When evening comes,
when the sun sets,
when the fiddles song sounds from the puszta,

I often sit alone here with a glass of wine,
thinking how lovely it would be to be with you now

When the old moon reigns in the sky
and shines joyfully down,
I say: Your health, my friend.

Dear moon, break your journey,
listen to me,
for I want you to do something:

Grüss mir mein Wein.
(Greet for me my Vienna)

(From the operetta Countess Maritza, first heard in Vienna in 1924 and written by the Austro/Hungarian composer Emmerich Kalman.)

Vienna: City of Dreams

Here is a guy hung up not on a girl but a city, and if his song doesn't grab you just a little bit, you have the soul of a mortgage banker. Vienna is for romantics. To steal another Kalman line, it is a "singing, echoing fairy tale" and we are devoting the bulk of this month's issue to it. Except for occasional updates, we haven't taken an in-depth look at this fabulous old town in nearly 10 years. It's been much too long.

Perhaps more than any other European city, Vienna remains connected to its past. The Habsburg era still lives in the Viennese heart and the tunes of Kalman, the Strauss family, Leo Fall and, most of all, Franz Lehar, still make the charts. In fact, the best way I know to get in the mood for a Vienna visit is to give a few listens to the EMI CD Wien du Stadt meiner Trume (Vienna, City of My Dreams) with Placido Domingo.

And by the way, when you get there, Grüss mir mein Wein.

Medium rare, sir?

It was exactly 10 years ago that this space tried to drum up enthusiasm for vacation trips to Germany, Austria and Switzerland. A war in a Middle Eastern desert was going on and there was talk of terrorism directed at Americans. There were no terrorist attacks on U.S. tourists, but many stayed home.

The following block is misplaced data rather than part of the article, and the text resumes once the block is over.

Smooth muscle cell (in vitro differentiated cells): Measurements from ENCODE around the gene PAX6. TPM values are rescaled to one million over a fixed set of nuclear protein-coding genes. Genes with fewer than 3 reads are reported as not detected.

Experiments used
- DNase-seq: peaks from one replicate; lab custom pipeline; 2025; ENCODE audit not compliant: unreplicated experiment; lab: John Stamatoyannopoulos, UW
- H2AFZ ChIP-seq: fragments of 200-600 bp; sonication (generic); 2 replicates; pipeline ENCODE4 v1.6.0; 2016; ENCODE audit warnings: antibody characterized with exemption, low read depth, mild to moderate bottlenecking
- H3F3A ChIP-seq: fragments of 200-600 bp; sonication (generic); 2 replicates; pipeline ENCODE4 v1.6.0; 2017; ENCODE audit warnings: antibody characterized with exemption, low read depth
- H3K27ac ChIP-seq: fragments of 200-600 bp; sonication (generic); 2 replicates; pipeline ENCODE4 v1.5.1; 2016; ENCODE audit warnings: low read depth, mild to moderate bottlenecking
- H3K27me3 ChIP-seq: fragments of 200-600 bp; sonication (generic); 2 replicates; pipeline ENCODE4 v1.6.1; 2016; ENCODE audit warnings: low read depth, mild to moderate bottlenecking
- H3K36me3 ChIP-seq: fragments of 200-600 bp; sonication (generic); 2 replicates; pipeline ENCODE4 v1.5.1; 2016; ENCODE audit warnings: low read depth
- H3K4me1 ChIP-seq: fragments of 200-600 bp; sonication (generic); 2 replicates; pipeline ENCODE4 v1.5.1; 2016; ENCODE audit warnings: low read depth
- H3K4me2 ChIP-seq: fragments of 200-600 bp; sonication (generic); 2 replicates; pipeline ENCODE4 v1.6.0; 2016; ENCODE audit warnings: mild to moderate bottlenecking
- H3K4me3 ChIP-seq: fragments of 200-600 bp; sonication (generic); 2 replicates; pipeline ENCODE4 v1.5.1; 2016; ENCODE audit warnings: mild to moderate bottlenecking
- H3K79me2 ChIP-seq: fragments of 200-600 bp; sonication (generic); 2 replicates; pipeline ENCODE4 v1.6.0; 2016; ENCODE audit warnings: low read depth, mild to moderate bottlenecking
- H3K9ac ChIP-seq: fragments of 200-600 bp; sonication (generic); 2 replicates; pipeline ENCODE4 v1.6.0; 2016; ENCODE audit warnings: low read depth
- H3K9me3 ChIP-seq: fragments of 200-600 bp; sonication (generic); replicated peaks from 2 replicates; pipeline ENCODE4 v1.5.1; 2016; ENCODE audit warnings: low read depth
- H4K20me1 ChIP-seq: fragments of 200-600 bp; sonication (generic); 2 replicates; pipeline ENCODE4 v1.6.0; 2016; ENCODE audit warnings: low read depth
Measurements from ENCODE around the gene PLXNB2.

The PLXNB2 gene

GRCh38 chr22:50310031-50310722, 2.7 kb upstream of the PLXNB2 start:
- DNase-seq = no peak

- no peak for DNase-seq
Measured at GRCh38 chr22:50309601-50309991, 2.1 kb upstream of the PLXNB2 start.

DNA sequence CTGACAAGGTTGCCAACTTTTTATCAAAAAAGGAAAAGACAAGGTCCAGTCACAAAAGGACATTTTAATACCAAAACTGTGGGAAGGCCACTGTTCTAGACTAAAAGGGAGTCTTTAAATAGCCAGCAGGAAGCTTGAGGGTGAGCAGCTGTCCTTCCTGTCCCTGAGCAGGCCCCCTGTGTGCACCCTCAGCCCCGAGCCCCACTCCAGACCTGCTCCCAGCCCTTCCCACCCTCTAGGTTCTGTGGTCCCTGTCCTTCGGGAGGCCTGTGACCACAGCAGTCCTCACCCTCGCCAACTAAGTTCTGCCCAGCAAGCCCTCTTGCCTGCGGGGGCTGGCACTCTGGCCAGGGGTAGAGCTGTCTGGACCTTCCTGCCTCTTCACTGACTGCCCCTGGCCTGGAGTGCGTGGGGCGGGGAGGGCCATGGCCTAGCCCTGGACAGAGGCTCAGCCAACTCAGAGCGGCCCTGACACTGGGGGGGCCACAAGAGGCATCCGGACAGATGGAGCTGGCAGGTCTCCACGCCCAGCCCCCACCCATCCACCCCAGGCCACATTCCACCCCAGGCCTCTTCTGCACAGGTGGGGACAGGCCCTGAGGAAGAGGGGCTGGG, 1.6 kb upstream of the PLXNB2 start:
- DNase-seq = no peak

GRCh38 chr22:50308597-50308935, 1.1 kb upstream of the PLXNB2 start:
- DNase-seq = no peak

Now there's another scare. We've had several inquiries as to whether trips should be postponed or canceled because of Europe's cattle diseases: "mad cow" and "foot and mouth."

First, while foot and mouth has the potential to devastate the industries that put meat on our tables, it virtually never affects humans.

On the other hand, mad cow (BSE - bovine spongiform encephalopathy) is a risk to humans. It is apparently acquired by eating the meat of animals infected with the disease and is a fatal, terrifying malady that not much is known about.

The recent cause for concern is that the disease seems to have spread from Great Britain to the Continent. Though mad cow is a mystery, this much is known; since it was identified in Britain in 1986, less than 100 deaths are attributable to BSE nearly all of them in Britain, none in Germany, Austria or Switzerland. That's a period of 15 years in the whole of the U.K., which has a population of about 60 million. I'm not second-guessing Brits who have stopped eating meat, but the U.S. Food and Drug Administration says beef infected with salmonella in this country kills 600 annually. So where is it safer to order a steak?

Go already. Eat fish.

Michelin Adds Email Addresses

Booking hotel rooms from the U.S. just got easier and cheaper. Michelin's series of Red Guides for European countries now displays email addresses among the data it lists for the tens of thousands of European hotels and restaurants it rates each year. No more phone calls, no more faxes. Just a quick, free email. At Gemütlichkeit we consider Michelin's Red Guides the number one resource for the independent traveler to Europe. Not only are they an indispensable advance trip planning tool, they are even more useful during a trip. The hardbound, 1247 page, 2001 Red Guide for Germany, for example, rates more than 10,000 hotels and restaurants in some 3,000 cities, towns and villages. The information provided is vast. The city maps alone are worth the price.

Red Guides are published for Germany, Switzerland, France, Great Britain, the Benelux countries, Spain, Portugal, and Italy. There is also a Red Guide for the main cities of Europe. Remember, Red Guides are for hotels and restaurants; Green Guides cover history, sights and culture. Gemütlichkeit subscribers get a 10% discount off all Michelin products at 800-521-6722.

April 2001